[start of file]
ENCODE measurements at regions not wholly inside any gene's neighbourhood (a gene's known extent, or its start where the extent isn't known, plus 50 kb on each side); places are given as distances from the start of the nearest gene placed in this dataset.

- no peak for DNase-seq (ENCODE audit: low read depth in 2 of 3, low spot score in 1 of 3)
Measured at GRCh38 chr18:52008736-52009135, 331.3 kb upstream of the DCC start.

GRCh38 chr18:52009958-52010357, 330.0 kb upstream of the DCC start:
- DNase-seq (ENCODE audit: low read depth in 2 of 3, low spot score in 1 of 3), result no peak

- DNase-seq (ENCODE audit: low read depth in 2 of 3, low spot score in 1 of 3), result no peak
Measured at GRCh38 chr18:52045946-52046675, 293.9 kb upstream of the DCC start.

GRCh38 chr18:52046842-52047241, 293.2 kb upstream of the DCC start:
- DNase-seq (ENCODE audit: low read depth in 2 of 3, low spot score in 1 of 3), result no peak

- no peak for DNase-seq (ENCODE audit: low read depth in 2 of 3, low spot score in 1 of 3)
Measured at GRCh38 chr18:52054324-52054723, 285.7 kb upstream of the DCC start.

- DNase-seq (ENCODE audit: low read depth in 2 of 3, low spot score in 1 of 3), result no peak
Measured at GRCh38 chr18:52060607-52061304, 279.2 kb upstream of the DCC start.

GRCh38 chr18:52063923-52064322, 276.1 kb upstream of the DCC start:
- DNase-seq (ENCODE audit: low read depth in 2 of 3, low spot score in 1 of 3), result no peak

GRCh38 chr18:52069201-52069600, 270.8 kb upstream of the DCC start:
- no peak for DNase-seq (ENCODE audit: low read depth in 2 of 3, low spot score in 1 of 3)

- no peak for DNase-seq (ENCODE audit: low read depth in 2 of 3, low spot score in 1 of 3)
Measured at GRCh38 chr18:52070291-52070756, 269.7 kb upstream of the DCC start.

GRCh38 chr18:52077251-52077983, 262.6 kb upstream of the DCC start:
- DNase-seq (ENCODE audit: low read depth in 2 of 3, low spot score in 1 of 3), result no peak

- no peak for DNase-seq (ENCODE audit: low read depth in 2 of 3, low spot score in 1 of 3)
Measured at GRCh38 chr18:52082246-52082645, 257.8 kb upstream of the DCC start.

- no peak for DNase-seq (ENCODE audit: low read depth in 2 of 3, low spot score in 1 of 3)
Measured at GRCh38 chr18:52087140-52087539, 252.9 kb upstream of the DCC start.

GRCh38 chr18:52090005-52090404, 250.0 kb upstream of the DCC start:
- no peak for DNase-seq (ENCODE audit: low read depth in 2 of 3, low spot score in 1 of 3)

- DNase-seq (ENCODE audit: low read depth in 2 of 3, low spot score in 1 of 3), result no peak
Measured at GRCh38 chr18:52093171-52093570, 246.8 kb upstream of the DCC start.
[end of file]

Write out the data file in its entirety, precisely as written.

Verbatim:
ENCODE measurements at regions not wholly inside any gene's neighbourhood (a gene's known extent, or its start where the extent isn't known, plus 50 kb on each side); places are given as distances from the start of the nearest gene placed in this dataset.

- no peak for DNase-seq (ENCODE audit: low read depth in 2 of 3, low spot score in 1 of 3)
Measured at GRCh38 chr18:52008736-52009135, 331.3 kb upstream of the DCC start.

GRCh38 chr18:52009958-52010357, 330.0 kb upstream of the DCC start:
- DNase-seq (ENCODE audit: low read depth in 2 of 3, low spot score in 1 of 3), result no peak

- DNase-seq (ENCODE audit: low read depth in 2 of 3, low spot score in 1 of 3), result no peak
Measured at GRCh38 chr18:52045946-52046675, 293.9 kb upstream of the DCC start.

GRCh38 chr18:52046842-52047241, 293.2 kb upstream of the DCC start:
- DNase-seq (ENCODE audit: low read depth in 2 of 3, low spot score in 1 of 3), result no peak

- no peak for DNase-seq (ENCODE audit: low read depth in 2 of 3, low spot score in 1 of 3)
Measured at GRCh38 chr18:52054324-52054723, 285.7 kb upstream of the DCC start.

- DNase-seq (ENCODE audit: low read depth in 2 of 3, low spot score in 1 of 3), result no peak
Measured at GRCh38 chr18:52060607-52061304, 279.2 kb upstream of the DCC start.

GRCh38 chr18:52063923-52064322, 276.1 kb upstream of the DCC start:
- DNase-seq (ENCODE audit: low read depth in 2 of 3, low spot score in 1 of 3), result no peak

GRCh38 chr18:52069201-52069600, 270.8 kb upstream of the DCC start:
- no peak for DNase-seq (ENCODE audit: low read depth in 2 of 3, low spot score in 1 of 3)

- no peak for DNase-seq (ENCODE audit: low read depth in 2 of 3, low spot score in 1 of 3)
Measured at GRCh38 chr18:52070291-52070756, 269.7 kb upstream of the DCC start.

GRCh38 chr18:52077251-52077983, 262.6 kb upstream of the DCC start:
- DNase-seq (ENCODE audit: low read depth in 2 of 3, low spot score in 1 of 3), result no peak

- no peak for DNase-seq (ENCODE audit: low read depth in 2 of 3, low spot score in 1 of 3)
Measured at GRCh38 chr18:52082246-52082645, 257.8 kb upstream of the DCC start.

- no peak for DNase-seq (ENCODE audit: low read depth in 2 of 3, low spot score in 1 of 3)
Measured at GRCh38 chr18:52087140-52087539, 252.9 kb upstream of the DCC start.

GRCh38 chr18:52090005-52090404, 250.0 kb upstream of the DCC start:
- no peak for DNase-seq (ENCODE audit: low read depth in 2 of 3, low spot score in 1 of 3)

- DNase-seq (ENCODE audit: low read depth in 2 of 3, low spot score in 1 of 3), result no peak
Measured at GRCh38 chr18:52093171-52093570, 246.8 kb upstream of the DCC start.